• eljay - You make the claim that the Jews had no right to found a state based on the Jewish religion, just as the Moslems should not found a state based on Islam. Again, I suggest to you to read the Partition Plan of 1947. The proposal is for a JEWISH state and an ARAB state. The two parallel terms are "Jewish" and "Arab". We can assume that "Jewish" refers to religion, and therefore "Arab" also refers to religion - but that would be ridiculous. The better assumption would be that "Arab" refers to an ethnicity, and therefore "Jewish" also refers to an ethnicity. The "Jewish state" means a state set up for a particular peoplehood. Your reference to an "Islamic state" (parallel to the proposed Jewish state) is a misquote of the Partition Plan. I can't imagine that you are not aware of the correct language of the proposal (Jewish state / Arab state), so I would imagine that you know that "Jewish" was a reference to an ethnicity.

      Anyway, none of the above is meant to convince you to accept the validity of the Partition Plan. The logic of the plan was based on the agreement of both sides (thus avoiding war), but there was no such agreement. The two sides have since agreed (28 Sept 1995) to negotiate the final borders between them - so whatever will be agreed upon will be final and valid.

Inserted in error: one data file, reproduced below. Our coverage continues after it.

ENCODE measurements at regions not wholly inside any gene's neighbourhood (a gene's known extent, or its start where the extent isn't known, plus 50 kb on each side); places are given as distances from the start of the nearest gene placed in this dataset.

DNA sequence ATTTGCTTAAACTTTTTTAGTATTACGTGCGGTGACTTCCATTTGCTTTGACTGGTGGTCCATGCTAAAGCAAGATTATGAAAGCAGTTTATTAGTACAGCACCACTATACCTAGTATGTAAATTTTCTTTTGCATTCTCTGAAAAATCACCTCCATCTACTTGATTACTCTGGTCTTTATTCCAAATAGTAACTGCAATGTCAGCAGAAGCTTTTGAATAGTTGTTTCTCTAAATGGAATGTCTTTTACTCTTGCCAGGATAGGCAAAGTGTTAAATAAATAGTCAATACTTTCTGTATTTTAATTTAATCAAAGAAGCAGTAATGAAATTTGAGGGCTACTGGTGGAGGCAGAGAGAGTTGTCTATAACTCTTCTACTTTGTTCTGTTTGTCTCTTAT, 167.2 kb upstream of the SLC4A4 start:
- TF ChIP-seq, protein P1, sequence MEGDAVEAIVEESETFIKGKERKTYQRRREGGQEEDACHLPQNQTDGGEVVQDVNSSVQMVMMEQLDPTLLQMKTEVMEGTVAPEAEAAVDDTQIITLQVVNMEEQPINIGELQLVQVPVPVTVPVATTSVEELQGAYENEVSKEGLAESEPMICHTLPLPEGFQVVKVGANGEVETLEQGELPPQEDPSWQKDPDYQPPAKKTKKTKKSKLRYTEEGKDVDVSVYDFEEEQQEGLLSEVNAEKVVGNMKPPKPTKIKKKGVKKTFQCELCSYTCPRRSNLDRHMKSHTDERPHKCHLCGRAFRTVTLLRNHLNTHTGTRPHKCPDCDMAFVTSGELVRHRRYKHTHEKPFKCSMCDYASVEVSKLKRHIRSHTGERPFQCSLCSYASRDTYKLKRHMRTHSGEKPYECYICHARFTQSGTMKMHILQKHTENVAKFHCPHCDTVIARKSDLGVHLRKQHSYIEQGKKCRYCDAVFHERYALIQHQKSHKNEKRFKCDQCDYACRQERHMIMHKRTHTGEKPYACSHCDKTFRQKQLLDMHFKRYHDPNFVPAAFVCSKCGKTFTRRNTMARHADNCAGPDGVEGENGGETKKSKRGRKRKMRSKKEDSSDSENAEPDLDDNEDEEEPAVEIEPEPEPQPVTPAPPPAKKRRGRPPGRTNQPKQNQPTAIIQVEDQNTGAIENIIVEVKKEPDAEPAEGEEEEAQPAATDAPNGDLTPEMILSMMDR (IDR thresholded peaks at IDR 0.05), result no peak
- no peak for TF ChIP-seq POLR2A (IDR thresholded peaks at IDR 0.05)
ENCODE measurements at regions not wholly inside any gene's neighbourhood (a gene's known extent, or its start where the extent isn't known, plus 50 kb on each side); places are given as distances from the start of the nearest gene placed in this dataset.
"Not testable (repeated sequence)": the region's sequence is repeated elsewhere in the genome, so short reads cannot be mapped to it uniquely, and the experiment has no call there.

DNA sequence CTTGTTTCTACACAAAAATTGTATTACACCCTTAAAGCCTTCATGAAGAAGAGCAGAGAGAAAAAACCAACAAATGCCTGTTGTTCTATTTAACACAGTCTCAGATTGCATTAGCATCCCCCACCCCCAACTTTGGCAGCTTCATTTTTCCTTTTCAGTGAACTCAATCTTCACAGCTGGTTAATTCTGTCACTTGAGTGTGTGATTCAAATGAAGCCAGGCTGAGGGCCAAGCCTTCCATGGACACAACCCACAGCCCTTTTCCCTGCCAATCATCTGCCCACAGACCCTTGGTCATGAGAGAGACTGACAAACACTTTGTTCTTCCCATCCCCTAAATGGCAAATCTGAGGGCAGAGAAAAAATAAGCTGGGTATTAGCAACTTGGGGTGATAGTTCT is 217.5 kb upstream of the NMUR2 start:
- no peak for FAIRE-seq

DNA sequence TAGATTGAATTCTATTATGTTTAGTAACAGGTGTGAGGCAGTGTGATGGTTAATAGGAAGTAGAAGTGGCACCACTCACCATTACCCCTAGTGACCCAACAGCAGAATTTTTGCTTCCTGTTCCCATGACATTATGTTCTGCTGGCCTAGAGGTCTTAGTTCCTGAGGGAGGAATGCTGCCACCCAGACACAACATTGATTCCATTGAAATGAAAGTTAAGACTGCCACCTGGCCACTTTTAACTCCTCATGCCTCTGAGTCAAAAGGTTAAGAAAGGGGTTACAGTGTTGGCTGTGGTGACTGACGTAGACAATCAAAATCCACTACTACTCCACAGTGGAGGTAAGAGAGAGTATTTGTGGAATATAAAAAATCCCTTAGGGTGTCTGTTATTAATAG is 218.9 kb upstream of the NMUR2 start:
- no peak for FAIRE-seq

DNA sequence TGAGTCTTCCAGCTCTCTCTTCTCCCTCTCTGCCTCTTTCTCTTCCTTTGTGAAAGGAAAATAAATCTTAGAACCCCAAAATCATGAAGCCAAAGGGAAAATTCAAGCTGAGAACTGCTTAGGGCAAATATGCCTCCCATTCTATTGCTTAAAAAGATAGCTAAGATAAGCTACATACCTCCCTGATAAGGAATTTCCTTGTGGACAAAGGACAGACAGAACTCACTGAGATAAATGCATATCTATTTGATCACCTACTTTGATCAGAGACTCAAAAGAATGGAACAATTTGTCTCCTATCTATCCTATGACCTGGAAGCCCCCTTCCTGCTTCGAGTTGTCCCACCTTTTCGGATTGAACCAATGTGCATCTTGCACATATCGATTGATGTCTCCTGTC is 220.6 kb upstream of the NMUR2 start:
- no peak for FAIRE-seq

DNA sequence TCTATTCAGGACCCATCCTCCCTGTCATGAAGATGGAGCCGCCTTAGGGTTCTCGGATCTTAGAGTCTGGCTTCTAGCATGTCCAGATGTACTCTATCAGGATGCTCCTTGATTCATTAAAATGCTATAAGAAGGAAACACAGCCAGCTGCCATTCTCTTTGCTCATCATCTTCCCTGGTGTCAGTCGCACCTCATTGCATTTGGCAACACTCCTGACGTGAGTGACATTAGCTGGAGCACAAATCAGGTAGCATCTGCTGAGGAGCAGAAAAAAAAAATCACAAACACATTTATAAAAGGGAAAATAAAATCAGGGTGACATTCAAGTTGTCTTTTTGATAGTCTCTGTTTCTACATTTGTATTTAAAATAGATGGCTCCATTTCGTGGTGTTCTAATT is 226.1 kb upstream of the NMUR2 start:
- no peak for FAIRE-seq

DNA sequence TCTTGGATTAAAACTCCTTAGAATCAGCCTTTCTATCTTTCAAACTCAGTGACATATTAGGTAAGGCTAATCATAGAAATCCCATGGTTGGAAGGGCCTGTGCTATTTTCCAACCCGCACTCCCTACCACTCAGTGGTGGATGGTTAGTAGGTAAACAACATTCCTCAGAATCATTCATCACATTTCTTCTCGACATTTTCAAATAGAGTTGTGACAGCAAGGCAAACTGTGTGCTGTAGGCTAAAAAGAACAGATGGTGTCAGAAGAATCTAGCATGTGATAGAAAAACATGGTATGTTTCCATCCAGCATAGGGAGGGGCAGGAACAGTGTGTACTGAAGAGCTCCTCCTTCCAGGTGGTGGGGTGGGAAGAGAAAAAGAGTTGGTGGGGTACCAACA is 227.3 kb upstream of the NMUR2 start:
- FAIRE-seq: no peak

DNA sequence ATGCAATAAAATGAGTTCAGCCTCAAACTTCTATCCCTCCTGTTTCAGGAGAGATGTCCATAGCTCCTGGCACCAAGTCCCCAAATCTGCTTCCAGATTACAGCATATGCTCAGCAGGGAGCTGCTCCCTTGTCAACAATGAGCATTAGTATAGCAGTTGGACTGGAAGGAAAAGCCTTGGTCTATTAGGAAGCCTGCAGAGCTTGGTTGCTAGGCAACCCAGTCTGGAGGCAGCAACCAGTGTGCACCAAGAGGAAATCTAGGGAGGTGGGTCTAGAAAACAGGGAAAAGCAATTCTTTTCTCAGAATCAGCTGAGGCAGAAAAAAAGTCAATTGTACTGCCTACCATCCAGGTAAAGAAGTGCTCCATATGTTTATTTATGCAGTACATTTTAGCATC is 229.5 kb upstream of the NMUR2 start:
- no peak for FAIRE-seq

• Talkback - Here's the quote from UN Resolution 181 (the Partition Plan - 29 Nov 1947) regarding the possibility of being a Jew living in the proposed Arab state while being a citizen of the Jewish state (and vice versa):

      Chapter 3

      "1. Citizenship. Palestinian citizens residing in Palestine outside the City of Jerusalem, as well as Arabs and Jews who, not holding Palestinian citizenship, reside in Palestine outside the City of Jerusalem shall, upon the recognition of independence, become citizens of the State in which they are resident and enjoy full civil and political rights. Persons over the age of eighteen years may opt, within one year from the date of recognition of independence of the State in which they reside, for citizenship of the other State, providing that no Arab residing in the area of the proposed Arab State shall have the right to opt for citizenship in the proposed Jewish State and no Jew residing in the proposed Jewish State shall have the right to opt for citizenship in the proposed Arab State. The exercise of this right of option will be taken to include the wives and children under eighteen years of age of persons so opting.